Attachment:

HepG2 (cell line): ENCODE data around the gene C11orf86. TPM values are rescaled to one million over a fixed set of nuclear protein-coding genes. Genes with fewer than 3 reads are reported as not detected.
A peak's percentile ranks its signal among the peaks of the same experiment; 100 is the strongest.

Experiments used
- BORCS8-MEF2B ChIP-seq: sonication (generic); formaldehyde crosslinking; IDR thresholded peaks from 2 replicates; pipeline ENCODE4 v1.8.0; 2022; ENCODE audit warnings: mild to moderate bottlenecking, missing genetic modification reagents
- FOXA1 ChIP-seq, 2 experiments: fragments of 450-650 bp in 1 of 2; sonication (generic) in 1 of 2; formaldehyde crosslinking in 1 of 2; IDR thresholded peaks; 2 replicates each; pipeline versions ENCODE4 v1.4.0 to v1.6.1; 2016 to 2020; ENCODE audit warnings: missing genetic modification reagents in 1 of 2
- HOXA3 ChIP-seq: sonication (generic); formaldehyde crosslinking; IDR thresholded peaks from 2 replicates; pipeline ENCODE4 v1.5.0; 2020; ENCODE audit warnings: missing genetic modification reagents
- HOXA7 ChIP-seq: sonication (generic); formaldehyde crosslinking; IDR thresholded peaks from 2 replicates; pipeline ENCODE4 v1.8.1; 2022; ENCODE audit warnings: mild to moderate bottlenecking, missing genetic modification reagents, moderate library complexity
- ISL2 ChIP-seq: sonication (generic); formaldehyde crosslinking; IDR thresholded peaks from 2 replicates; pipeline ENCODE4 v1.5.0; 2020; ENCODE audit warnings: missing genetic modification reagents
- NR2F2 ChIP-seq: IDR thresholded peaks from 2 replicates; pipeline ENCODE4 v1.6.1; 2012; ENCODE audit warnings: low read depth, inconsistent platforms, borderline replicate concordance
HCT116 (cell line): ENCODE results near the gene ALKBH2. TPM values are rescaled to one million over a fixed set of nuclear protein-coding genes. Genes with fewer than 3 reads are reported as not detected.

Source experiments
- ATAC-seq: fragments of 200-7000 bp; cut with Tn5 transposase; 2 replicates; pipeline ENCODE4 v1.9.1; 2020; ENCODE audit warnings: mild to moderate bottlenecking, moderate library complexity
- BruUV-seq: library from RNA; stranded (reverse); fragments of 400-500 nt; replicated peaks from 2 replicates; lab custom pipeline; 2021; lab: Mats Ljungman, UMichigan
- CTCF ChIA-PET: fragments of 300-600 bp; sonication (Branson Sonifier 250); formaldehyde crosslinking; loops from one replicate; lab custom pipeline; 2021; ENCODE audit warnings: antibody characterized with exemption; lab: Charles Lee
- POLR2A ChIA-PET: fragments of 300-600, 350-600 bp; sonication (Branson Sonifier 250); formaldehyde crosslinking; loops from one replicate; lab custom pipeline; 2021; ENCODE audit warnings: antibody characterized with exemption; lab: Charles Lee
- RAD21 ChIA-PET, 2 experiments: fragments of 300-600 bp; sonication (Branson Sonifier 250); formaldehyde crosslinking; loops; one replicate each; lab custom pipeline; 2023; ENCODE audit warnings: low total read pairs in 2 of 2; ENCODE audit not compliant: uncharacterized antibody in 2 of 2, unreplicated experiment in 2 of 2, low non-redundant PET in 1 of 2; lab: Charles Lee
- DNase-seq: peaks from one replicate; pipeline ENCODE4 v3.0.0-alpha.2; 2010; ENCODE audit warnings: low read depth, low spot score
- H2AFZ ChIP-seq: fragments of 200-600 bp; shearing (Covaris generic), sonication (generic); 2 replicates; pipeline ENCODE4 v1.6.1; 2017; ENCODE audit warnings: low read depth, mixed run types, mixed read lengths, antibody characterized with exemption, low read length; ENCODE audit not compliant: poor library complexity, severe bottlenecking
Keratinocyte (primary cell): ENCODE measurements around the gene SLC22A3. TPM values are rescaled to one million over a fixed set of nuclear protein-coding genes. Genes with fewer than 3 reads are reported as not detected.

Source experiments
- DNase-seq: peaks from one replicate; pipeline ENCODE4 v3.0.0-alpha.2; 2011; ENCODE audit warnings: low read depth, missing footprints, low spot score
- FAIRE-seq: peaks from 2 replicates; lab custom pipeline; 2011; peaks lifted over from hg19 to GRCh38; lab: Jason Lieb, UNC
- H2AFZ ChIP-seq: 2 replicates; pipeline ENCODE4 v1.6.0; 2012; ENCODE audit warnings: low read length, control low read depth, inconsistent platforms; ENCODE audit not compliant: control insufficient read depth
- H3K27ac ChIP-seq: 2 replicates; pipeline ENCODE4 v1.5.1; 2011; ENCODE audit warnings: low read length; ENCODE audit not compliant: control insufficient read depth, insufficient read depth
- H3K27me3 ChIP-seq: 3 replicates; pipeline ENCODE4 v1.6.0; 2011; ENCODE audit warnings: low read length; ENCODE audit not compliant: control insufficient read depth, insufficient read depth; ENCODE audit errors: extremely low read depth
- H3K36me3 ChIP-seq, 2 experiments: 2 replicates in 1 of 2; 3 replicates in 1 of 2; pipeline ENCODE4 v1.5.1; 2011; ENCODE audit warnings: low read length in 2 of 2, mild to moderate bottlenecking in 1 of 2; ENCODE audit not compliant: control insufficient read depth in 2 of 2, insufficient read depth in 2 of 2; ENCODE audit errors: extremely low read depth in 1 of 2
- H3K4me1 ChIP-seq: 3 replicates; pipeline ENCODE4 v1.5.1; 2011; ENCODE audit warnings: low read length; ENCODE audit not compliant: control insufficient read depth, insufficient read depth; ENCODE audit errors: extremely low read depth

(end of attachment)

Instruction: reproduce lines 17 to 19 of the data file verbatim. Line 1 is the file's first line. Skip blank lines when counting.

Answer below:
- DNase-seq: peaks from one replicate; pipeline ENCODE4 v3.0.0-alpha.2; 2010; ENCODE audit warnings: low read depth, low spot score
- H2AFZ ChIP-seq: fragments of 200-600 bp; shearing (Covaris generic), sonication (generic); 2 replicates; pipeline ENCODE4 v1.6.1; 2017; ENCODE audit warnings: low read depth, mixed run types, mixed read lengths, antibody characterized with exemption, low read length; ENCODE audit not compliant: poor library complexity, severe bottlenecking
Keratinocyte (primary cell): ENCODE measurements around the gene SLC22A3. TPM values are rescaled to one million over a fixed set of nuclear protein-coding genes. Genes with fewer than 3 reads are reported as not detected.